Gaming & Gambling Fundraisers For Nonprofits

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Many nonprofits use games of chance and auctions as fundraising vehicles, without realizing that “legalized games of chance” are regulated activities, and indeed illegal in many states.

Charity Poker Night Fundraisers

California law allows eligible nonprofit organizations that have been in existence for at least three years to hold “charity poker night” fundraisers under specific circumstances. Each eligible organization may register with the California Attorney General’s Bureau of Gambling Control to conduct one “poker night” fundraiser each year, at which participants may play controlled games. Gaming events include charity casino nights, poker nights, or other events that involve gambling. Such an event must be no more than five hours in duration. The current registration fee is $100 and is non-refundable, even if the fundraiser is cancelled. All suppliers of equipment used in playing the controlled games must register with the Bureau of Gambling Control as well.

Pursuant to California Penal Code section 330, et seq., slot machines and other games, including roulette, craps, twenty-one, or any banking or percentage game played for anything of value, are prohibited and cannot lawfully be played for charitable fundraising purposes. Only controlled games as defined by California Penal Code section 337j(e)(1) may be played at these fundraising events. The list of approved games can be found on the Bureau of Gambling Controls Standard Game List.

Rules For Winners’ Prizes

Winners’ prizes at these events must be donated, and cash prizes may not be awarded. No individual prize awarded may exceed a cash value of $500, and the total value of prizes awarded may not exceed a cash value of $5,000. Persons under the age of 21 may not participate. At least 90 percent of revenues generated at these events must go directly to the nonprofit organization, and no more than 10 percent of gross receipts may be paid as compensation to the entity or persons conducting the fundraiser, excluding a facility rental fee.

Organizations holding these fundraisers must maintain event records, and be willing to provide an itemized report to the Bureau of Gambling Control upon request. The report includes gross receipts, costs incurred, recipients of net profits, number of fundraiser participants, and prizes awarded. In addition, organizations must maintain event records for IRS reporting purposes and to determine any tax liabilities it may have.

IRS Regulates Games Of Chance

The IRS also regulates games of chance, as well as the taxable income that is earned by victorious game-players. If your organization’s revenue from gaming exceeds a certain threshold, you will be required to complete and attach Schedule G, supplemental Information Regarding Fundraising or Gaming Activities, to your Form 990 or Form 990-EZ. For details on the threshold amounts triggering filing of Schedule G, see instructions for Form 990 or Form 990-EZ, available on the Charities and Non-Profits section of the IRS’s website at https://www.irs.gov/charities-non-profits.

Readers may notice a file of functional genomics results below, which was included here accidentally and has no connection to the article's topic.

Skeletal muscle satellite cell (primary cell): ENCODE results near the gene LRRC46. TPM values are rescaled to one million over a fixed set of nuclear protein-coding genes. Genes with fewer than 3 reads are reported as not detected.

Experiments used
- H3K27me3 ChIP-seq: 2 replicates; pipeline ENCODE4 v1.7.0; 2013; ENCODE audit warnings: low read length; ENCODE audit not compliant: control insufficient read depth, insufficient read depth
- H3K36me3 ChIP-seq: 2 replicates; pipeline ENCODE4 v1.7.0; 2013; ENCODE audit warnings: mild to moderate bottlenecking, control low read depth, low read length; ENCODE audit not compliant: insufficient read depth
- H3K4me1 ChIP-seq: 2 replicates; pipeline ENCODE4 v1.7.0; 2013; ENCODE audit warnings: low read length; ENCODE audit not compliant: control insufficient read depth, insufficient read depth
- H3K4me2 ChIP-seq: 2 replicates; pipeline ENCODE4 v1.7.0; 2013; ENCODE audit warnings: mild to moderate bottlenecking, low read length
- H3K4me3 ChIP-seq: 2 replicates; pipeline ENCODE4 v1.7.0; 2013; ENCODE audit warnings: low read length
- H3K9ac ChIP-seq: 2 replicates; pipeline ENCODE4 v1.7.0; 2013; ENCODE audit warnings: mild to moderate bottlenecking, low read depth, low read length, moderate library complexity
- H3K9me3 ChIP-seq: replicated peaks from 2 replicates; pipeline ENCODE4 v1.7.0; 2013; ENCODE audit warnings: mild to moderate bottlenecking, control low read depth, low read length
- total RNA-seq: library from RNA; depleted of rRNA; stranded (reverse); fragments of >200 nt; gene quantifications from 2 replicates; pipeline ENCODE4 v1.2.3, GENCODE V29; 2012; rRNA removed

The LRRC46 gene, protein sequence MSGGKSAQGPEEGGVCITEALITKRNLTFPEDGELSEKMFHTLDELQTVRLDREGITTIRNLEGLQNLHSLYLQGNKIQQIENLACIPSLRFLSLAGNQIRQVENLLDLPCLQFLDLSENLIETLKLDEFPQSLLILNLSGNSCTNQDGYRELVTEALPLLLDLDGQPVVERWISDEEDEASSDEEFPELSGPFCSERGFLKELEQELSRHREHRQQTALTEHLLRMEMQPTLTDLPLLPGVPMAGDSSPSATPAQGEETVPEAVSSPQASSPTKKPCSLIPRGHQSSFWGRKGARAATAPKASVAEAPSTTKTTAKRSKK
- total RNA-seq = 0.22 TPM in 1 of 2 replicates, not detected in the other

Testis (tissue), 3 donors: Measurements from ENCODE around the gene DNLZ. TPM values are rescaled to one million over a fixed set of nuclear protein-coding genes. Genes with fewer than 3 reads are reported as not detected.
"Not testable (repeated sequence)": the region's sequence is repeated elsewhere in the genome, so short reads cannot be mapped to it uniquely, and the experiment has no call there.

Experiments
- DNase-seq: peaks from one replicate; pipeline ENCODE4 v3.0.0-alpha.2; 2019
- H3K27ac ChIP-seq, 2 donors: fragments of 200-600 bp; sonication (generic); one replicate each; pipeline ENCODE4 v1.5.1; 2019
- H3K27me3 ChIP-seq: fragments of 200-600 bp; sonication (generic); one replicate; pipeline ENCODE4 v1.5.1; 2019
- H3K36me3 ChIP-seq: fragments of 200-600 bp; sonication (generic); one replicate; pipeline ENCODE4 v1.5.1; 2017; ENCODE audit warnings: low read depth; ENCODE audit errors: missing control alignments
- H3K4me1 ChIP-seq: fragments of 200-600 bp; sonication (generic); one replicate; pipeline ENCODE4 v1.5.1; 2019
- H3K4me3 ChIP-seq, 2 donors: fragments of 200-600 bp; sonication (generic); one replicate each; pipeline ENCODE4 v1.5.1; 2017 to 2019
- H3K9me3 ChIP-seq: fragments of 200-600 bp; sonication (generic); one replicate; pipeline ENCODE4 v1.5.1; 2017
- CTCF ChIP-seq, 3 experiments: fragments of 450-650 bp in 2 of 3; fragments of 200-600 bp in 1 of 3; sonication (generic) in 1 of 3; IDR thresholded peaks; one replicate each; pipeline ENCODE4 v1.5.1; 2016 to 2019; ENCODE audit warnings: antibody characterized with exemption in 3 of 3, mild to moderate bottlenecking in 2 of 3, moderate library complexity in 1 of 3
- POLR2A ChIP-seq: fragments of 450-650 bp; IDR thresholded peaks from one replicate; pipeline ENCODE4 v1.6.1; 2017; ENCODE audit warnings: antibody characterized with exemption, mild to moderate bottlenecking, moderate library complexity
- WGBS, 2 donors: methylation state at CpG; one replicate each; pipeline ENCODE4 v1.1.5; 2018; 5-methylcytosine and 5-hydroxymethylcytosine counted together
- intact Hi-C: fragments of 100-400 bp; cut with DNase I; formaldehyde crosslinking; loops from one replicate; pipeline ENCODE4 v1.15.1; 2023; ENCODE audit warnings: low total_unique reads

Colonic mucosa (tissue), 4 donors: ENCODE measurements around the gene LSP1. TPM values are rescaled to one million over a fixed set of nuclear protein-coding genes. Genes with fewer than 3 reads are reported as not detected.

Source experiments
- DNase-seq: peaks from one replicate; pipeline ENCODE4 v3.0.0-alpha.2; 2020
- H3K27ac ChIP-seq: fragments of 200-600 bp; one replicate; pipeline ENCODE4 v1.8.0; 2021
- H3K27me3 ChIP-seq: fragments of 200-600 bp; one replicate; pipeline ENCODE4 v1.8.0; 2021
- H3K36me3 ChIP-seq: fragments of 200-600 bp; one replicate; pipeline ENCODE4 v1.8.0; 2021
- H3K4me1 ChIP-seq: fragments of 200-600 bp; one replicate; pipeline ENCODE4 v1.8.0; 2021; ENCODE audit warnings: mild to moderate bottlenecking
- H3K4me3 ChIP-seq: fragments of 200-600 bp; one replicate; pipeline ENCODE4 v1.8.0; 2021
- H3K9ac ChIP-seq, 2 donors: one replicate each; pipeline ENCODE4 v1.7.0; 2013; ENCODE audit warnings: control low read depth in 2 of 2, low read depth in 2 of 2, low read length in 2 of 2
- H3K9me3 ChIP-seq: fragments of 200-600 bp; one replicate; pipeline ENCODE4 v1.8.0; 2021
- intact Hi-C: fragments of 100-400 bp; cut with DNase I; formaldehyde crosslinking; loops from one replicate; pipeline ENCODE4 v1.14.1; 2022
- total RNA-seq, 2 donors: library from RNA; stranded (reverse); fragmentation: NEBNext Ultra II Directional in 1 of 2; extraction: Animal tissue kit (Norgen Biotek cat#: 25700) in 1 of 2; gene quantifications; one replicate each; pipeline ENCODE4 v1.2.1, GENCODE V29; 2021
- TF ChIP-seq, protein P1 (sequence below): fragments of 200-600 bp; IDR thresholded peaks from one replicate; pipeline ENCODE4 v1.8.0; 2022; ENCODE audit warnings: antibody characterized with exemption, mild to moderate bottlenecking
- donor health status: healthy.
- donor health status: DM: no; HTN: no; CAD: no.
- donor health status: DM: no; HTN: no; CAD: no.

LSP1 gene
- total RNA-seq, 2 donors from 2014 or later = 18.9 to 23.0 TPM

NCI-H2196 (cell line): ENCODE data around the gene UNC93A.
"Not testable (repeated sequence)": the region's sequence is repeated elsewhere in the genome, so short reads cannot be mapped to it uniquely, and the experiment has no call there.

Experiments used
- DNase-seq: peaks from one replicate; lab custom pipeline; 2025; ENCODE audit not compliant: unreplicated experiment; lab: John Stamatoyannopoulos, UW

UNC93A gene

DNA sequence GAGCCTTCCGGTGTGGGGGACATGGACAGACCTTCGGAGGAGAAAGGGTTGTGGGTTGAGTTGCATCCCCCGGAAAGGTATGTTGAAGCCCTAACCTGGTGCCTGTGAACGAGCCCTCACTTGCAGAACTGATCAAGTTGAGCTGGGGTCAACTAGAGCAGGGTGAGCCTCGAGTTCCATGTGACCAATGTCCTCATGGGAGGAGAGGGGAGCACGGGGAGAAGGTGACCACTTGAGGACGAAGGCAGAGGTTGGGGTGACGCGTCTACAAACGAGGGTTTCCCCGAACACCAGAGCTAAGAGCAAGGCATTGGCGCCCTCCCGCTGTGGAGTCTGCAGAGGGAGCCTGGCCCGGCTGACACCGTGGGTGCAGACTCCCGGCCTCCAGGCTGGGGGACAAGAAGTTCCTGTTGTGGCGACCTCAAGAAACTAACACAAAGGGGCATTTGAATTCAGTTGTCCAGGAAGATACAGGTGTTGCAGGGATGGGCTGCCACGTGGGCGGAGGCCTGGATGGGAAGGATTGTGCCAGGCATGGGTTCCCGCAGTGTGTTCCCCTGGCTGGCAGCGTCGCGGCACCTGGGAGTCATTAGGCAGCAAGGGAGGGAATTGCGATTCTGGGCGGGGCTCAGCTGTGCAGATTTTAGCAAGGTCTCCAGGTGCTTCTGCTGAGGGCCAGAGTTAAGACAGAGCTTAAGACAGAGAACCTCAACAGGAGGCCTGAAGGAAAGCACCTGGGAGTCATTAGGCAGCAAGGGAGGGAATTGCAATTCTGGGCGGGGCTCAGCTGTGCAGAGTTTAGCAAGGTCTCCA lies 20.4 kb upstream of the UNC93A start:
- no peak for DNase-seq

If your organization pays a winner of a game more than a certain threshold amount, you must report the amount and information about the winner to the IRS. The threshold amount at which winnings become reportable depends on the type of game involved. Each time you pay reportable winnings, you must complete IRS Form W-2G, Certain Gambling Winnings, to report those winnings to the IRS and to the person receiving the winnings (the “payee”). The payee should provide you with his or her identifying information. In addition to reporting the winnings to the IRS, your organization may be required to withhold regular income tax and backup withholding from the payee’s winnings. For additional information, see IRS Publication 3079 Tax Exempt Organizations and Gaming. Publication 3079 also provides a tax calendar for organizations that conduct gaming.

In order to ensure that the income from a gaming event will not become taxable, the organization must make sure that the event is substantially related to its exempt purposes.

Contact a Lawyer for Nonprofits

If your nonprofit organization needs legal assistance, please contact the law firm of Henderson, Caverly & Pum LLP. Our attorneys are experienced in advising and guiding nonprofits.